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Traveling through the immigration point of the Bangalore airport and crossing the security check, crossing the borders of the Middle East and flying over eastern Europe, then finally landing on the Berlin airport runway and, once more - getting a crossover at the immigration checkpoint. This, in a nutshell, was an experience full of shakiness. An unknown feeling of being fearful - of the unnecessary questioning that could happen because of my color or my passport. It felt as if the borders from the nation-states had been extruded onto the skyline, and the aircraft was piercing through them all to reach Berlin. This shakiness and uncertain feeling were not just an episode of traveling to berlin but also part of my larger journey within the subcontinent till I landed this residency. I am aware of the fact of how fortunate and rare chance for a person of my identity tied to caste stratification within India to be part of this residency in Germany.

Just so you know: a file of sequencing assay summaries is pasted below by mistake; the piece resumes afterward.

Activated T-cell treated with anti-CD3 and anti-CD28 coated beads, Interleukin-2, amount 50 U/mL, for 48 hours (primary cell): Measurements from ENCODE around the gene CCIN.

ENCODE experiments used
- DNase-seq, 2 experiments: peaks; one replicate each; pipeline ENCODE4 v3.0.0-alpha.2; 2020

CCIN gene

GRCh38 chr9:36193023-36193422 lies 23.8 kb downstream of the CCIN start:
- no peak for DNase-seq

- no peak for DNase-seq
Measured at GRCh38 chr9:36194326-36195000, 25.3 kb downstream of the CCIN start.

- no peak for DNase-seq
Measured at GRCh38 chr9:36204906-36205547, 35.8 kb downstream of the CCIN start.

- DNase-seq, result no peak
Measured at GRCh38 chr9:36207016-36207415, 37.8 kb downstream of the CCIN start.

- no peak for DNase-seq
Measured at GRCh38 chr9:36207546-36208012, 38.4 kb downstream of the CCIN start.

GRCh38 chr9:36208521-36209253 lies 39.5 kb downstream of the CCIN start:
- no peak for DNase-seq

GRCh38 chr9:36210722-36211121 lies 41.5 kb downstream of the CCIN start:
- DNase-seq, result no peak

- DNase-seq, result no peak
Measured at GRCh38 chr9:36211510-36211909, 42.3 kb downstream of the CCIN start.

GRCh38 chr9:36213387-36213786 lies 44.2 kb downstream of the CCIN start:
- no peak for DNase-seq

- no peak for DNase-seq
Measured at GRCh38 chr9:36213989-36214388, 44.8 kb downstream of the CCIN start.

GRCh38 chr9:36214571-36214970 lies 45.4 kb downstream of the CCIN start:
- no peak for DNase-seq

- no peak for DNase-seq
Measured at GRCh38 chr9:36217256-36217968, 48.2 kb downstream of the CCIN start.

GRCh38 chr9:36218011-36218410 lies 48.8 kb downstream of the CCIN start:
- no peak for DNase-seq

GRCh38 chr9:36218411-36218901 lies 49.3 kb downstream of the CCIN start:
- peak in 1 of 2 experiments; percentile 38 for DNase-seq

Having been received at the Berlin airport by the Lichtenburg Studio Director Uwe, we travelled to the studio in RE Bahn; the images that I witnessed immediately were a surplus of information and messages inscribed on the walls of Berlin. Despite having lived in New Delhi, Bangalore, and Ahmedabad previously - cities were marked by variations of colour; it was words and drawings that marked the skin of Berlin.

To allow a quick re-positioning of myself in the new landscape of Lichtenburg, I started the first day with a bicycle ride along the Frankfurt alle to Alexander Platz and then back to the Studio.